How to test the Fuel/Gas tank level gauge or the sender?
As always for ever and ever check fuses first "Meter" fuse.
The sender is JUST a variable resistor, in fact , some guys, rewind it with new nichrome wire.
Technically it's a Rheostat ( 2 wires)
The tests are easy and simple.
Best practice is to assume the easiest to replace parts are bad, not the tank drop idea.
Check the guage first.
Then pull the connector at the rare bumper or left tail light and test the guage from there.
Then test the sender from the rear bumper connector. (ground the wire or use a lamp to ground see guage go to full)
If meter is good, then the tank sender is bad. (or wires)
If this fails, check voltage at the yell-red wire , unplugged, if not 12vdc key on the path forward is bad.
If the meter (gauge in dash) is dead, then you don't now how much fuel is in the tank, so fill it. now.
The tanks is now full, and the sender will read about 3 ohms, full. Even 1 ohm good. (infinity is bad)
Measure the sender ohms 2 ways, across the 2 wire, then each wire to the body.
Keep in mind the body grounds love to fail on Suzuki, all external grounds.
If you read open on the 2 pins, of the sender (or at rear bumper) the sender is bad or the unseen connector on top is bad.
If that passes, and the hot wire (yell-red), to ground is open, then the body ground is bad.
The sender, reads 1 to 5 ohms with a full tank.
SUZUKI P/N: #34810-60A11
This Suzuki Sensor fits 1989 to 1995 Sidekicks, Trackers, Vitara's ,Sunrunners and some Santana's(Spain Kicks) but not any Samurai.
The connector on the end (above) loves to go bad.
1.6L Sidekicks, non Sport 1.8L.
To test this , DMM or analog multimeter tool $12 DMM sold, will work here, even one at WALMART.
See my pump test page here.
For the light bulb use any GE#194 Sidemarker (runGning lights) bulb. (perfect 0.27 current)
Test is almost like testing the Coolant Guage.
Note, this is an acid test. afterwhich there is no guessing. why guess?
On newer cars the Yellow-red wire is yellow black.
The Sender is a black wire that goes to body ground which in most cases will be bad.
Check the grounds, make them perfect.
This is the factory page, the tests are very simple.
Most tech.'s use a #194 car side lamp to test the gauge (step3), this works best, because it prevents the guage from overheating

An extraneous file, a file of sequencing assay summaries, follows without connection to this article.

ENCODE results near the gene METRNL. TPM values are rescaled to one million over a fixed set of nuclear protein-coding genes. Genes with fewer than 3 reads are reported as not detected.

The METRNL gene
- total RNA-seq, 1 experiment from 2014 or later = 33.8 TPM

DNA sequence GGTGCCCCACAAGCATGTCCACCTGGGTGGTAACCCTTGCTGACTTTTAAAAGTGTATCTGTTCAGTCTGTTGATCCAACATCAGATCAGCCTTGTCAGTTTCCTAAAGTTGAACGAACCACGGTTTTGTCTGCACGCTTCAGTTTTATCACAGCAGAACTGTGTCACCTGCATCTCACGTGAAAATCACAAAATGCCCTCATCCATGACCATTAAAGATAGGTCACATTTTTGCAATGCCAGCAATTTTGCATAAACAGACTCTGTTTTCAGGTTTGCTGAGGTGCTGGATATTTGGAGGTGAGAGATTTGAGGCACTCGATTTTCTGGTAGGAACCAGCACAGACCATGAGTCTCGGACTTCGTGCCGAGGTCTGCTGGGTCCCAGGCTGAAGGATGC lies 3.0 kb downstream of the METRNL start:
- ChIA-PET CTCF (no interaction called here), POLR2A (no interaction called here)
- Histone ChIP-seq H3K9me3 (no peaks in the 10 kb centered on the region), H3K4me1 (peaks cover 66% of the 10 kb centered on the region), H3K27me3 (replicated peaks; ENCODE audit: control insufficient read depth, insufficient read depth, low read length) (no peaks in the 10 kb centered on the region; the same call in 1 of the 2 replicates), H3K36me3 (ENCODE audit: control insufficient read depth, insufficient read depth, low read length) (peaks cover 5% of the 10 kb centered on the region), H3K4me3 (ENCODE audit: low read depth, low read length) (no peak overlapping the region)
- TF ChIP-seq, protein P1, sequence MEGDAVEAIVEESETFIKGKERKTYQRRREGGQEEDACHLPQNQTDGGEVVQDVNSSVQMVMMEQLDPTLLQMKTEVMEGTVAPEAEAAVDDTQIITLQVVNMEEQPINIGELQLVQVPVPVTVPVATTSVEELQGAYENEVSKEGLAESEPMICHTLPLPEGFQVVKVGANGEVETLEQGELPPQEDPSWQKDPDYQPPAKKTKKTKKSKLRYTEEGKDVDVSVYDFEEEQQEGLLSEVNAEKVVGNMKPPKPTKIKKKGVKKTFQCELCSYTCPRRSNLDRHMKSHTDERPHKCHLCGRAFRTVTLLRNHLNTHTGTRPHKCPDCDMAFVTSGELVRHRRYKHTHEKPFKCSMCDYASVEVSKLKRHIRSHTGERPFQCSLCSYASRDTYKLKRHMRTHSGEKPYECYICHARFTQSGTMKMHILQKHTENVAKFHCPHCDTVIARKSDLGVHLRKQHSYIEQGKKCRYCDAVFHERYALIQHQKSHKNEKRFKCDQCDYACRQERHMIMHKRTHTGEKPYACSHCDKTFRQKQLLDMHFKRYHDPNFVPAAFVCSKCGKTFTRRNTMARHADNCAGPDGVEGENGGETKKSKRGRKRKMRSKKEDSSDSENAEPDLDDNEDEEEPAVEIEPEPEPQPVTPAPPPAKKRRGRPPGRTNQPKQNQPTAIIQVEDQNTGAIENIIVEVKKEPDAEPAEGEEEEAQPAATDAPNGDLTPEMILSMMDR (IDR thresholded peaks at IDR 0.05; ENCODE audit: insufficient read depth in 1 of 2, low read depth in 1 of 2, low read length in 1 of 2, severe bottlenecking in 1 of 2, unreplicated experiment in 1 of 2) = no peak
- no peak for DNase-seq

The gauge is not really a true voltmeter (magnetic) it is thermal device.
But it is true if you do the test fast, with no lamp there will no damage to the gauge. (the early books show just that)
Fast means, less than 1 minute. IMO.
Starting in March 1996 (see page) The Sender was upgraded to from %3 accuracy to about 1% to allow the new EVAP2 OBD2 spec. to work correctly (Fed. EPA rules) The tank must have air space on top now, to do the EVAP2 tests, the old sender don't cut the mustard. And all new part numbers. (connectors are same but new colors) The TSB I think has an error, it should say this.
"the sensors are interchangable, but you must not use a EVAP1 sender in any EVAP 2 car (built after March 1996)
EVAP 2 is easy to see, (GM glove box RPO codes) or the presence of the new top of tank pressure sensor , part ID 12 here.
In truth the new pressure sensor does not work right with a full tank off fuel , thus, all this fuss.
But the tests on this sensor remains the SAME. 1 ohm full, 127 ohms empty (extreme spec)
I mention these facts, so you don't later fail the EVAP 2 tests. (a great horror that....)
A TSB on subject of EVAP level 2 senders.
TSB = factory Trouble(or Technical) Service Bulletin
This TSB is for fine tuning the accuracy but shows clearly the readings !!!
This sender is inside your tank: from the top surface (of course) down.
part 38 below
Tank Harness: < click
see ground G402 behind Left Rear tail light, if bad ground ,pump and maybe gauge will be bad.
See on top of tank , a real photo
Generation 2 (1996 example) Please deactivate AIR BAG FIRST ( they are lethal to mechanics) when messing with the DASH GAUGE.
Tanks / Gauge tests see page 9 and 10.
In later generations (3) this fuel meter is driven from the ECU/PCM directly and is modified voltmeter D'Arsenval type.
The Grand Vitara (not Vitara) and XL7 went to ECU direct meters in 2003.
Quite unlike the above Gen1/2, thermal heating meters. Do treat them differently during all tests.
The tank sender can vary from 1 Ohm(full) to 128 Ohms (empty) up to 1998 year. ( and beyond)
THE TANK: (early) no EVAP 2 parts. yet.
In March 1995 (build year, not model year,) they added a EVAP2 pressure sensor to the top of the tank.
Photo by: Cosmic_Splatter. Thanks.
rev: 4 1-4-10 (added generations data) revised 8-20-2014 for all part numbers and why they vary. and testing order.